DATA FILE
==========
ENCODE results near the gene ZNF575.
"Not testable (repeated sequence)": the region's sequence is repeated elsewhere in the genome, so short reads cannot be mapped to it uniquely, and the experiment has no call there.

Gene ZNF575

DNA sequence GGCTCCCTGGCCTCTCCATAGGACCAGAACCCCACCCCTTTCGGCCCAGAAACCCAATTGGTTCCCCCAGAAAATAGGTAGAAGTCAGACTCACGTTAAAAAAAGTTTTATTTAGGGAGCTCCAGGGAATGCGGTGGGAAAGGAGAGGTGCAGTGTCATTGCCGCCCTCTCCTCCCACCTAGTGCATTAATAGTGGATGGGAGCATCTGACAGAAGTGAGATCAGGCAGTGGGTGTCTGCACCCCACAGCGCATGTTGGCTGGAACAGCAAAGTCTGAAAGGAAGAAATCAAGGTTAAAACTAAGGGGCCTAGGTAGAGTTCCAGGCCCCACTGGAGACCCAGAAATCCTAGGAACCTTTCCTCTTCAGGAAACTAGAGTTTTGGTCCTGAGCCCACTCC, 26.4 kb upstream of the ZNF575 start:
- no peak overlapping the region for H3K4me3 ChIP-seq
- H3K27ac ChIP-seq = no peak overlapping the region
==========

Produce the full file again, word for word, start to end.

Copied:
ENCODE results near the gene ZNF575.
"Not testable (repeated sequence)": the region's sequence is repeated elsewhere in the genome, so short reads cannot be mapped to it uniquely, and the experiment has no call there.

Gene ZNF575

DNA sequence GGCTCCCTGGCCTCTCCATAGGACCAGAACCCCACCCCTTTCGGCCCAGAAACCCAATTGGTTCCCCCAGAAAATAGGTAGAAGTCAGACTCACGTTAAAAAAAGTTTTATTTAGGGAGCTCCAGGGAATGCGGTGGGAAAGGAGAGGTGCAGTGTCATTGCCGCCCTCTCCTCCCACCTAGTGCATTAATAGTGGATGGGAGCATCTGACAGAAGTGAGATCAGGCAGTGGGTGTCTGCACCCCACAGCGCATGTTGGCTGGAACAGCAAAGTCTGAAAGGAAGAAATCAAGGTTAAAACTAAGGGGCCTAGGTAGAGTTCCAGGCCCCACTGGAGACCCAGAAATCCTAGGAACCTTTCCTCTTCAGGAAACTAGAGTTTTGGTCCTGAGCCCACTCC, 26.4 kb upstream of the ZNF575 start:
- no peak overlapping the region for H3K4me3 ChIP-seq
- H3K27ac ChIP-seq = no peak overlapping the region